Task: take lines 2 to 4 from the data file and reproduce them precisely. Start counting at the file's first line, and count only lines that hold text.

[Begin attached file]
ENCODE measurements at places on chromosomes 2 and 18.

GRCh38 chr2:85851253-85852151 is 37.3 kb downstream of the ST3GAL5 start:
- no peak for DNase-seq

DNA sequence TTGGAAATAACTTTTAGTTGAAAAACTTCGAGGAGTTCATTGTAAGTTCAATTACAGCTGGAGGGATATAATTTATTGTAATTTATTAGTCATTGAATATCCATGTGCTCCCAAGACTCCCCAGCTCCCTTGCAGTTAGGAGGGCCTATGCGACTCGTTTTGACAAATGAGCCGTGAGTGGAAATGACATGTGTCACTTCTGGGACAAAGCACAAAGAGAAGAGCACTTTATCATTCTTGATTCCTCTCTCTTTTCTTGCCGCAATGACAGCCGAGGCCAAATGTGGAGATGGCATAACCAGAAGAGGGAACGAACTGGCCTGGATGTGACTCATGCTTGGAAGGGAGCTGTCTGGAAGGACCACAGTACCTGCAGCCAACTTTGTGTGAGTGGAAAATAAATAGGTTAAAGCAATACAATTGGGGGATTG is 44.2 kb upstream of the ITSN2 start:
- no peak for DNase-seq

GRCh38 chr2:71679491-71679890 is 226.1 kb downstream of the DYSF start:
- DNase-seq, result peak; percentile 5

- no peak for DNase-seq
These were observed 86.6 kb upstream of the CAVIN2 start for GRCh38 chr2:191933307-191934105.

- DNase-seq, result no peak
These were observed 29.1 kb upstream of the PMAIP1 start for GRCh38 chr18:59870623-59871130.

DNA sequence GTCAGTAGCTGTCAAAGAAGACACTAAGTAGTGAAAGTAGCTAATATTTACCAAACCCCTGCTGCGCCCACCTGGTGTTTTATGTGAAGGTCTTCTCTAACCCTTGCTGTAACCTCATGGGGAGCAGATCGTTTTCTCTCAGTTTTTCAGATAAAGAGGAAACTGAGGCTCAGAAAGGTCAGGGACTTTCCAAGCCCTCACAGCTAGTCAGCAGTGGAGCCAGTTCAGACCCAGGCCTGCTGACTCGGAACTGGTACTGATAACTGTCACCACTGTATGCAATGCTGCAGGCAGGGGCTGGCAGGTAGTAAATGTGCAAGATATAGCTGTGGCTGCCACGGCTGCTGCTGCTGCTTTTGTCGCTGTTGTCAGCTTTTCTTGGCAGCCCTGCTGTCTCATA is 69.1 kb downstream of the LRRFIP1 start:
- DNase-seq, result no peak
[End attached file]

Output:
GRCh38 chr2:85851253-85852151 is 37.3 kb downstream of the ST3GAL5 start:
- no peak for DNase-seq

DNA sequence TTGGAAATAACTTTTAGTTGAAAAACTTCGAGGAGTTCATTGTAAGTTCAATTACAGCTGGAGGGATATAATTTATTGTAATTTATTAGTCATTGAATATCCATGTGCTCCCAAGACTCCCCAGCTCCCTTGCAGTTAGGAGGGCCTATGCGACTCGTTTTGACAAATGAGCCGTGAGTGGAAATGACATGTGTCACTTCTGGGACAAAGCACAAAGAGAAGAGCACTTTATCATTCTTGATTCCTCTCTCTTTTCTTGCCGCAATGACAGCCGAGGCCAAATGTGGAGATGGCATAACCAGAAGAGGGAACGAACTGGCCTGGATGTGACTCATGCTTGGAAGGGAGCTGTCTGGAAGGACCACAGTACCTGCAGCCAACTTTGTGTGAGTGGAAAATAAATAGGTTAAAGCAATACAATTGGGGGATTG is 44.2 kb upstream of the ITSN2 start: